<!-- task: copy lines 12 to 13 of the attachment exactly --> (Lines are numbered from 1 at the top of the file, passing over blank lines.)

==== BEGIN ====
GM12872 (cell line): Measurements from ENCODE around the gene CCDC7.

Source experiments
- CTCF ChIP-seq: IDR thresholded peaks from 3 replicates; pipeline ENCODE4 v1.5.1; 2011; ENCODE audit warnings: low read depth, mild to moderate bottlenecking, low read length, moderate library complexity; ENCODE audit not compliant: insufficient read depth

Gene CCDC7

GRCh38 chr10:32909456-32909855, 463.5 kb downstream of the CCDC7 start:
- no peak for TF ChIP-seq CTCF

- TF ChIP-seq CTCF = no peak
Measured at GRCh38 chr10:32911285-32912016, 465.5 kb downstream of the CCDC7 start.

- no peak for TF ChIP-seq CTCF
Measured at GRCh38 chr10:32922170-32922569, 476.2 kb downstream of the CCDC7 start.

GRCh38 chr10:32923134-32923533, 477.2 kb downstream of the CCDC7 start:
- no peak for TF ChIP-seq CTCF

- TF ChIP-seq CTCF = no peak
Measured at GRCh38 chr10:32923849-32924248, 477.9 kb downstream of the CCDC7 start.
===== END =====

- no peak for TF ChIP-seq CTCF

- TF ChIP-seq CTCF = no peak